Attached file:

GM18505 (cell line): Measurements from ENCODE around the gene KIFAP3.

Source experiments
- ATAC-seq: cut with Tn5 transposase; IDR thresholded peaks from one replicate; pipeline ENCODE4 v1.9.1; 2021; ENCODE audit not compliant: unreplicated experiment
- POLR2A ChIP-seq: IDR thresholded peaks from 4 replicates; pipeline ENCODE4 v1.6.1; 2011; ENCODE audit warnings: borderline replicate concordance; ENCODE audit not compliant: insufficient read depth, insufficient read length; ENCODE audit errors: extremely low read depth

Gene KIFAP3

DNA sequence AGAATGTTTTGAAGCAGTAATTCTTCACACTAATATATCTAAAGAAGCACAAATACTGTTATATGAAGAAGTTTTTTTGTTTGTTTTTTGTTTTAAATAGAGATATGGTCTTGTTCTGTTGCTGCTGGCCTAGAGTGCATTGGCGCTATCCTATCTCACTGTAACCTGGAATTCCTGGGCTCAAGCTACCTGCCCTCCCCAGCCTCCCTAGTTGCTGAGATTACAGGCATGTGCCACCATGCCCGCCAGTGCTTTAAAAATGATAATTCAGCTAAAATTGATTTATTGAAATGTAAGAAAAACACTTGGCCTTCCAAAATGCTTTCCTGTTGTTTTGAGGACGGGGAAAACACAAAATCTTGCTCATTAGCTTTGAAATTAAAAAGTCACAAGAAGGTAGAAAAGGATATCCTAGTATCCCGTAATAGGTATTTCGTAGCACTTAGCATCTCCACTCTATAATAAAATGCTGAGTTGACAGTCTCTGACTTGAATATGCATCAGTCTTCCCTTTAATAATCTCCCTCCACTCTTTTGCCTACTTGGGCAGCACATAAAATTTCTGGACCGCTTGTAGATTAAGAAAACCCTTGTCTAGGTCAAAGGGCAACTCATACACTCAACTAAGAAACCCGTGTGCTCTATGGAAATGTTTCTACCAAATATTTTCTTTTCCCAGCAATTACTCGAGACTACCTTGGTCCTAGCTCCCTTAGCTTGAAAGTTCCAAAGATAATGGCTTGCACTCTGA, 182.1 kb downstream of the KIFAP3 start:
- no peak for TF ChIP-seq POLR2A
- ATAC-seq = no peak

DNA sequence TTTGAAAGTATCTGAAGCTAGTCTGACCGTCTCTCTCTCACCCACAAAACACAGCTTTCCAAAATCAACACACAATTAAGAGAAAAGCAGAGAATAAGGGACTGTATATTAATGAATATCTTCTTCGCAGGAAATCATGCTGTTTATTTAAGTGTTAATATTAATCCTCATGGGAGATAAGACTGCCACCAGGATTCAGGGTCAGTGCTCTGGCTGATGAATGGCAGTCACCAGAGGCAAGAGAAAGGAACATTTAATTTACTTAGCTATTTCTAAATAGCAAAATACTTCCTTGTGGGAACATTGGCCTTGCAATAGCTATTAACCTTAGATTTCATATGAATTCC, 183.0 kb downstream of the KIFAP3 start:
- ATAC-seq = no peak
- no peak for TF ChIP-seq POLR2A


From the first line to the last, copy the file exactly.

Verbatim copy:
GM18505 (cell line): Measurements from ENCODE around the gene KIFAP3.

Source experiments
- ATAC-seq: cut with Tn5 transposase; IDR thresholded peaks from one replicate; pipeline ENCODE4 v1.9.1; 2021; ENCODE audit not compliant: unreplicated experiment
- POLR2A ChIP-seq: IDR thresholded peaks from 4 replicates; pipeline ENCODE4 v1.6.1; 2011; ENCODE audit warnings: borderline replicate concordance; ENCODE audit not compliant: insufficient read depth, insufficient read length; ENCODE audit errors: extremely low read depth

Gene KIFAP3

DNA sequence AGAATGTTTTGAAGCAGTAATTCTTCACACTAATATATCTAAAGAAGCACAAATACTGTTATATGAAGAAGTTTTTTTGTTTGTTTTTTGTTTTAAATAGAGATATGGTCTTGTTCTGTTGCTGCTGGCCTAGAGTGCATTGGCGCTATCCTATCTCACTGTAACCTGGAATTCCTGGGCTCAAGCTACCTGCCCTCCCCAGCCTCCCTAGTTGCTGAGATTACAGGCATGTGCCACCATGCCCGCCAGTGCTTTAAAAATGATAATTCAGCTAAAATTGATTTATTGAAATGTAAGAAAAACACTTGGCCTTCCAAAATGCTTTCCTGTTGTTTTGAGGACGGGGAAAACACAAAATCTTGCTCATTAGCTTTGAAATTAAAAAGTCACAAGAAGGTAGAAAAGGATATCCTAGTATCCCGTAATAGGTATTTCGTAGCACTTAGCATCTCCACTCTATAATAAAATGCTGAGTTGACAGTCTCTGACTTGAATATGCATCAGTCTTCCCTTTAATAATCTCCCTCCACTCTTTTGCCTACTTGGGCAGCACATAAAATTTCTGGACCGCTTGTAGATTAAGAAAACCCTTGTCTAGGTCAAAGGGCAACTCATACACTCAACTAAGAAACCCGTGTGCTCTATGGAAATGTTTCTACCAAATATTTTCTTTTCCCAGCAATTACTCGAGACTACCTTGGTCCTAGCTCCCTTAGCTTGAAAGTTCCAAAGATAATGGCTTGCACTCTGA, 182.1 kb downstream of the KIFAP3 start:
- no peak for TF ChIP-seq POLR2A
- ATAC-seq = no peak

DNA sequence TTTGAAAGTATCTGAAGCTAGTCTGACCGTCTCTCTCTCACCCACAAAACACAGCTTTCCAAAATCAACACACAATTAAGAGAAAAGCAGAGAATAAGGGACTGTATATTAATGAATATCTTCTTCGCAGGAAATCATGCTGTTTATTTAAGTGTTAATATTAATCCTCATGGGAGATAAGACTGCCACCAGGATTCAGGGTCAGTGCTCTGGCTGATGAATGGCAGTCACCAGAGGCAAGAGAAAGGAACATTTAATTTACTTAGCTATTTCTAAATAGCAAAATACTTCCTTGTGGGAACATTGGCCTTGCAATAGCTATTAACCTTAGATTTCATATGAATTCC, 183.0 kb downstream of the KIFAP3 start:
- ATAC-seq = no peak
- no peak for TF ChIP-seq POLR2A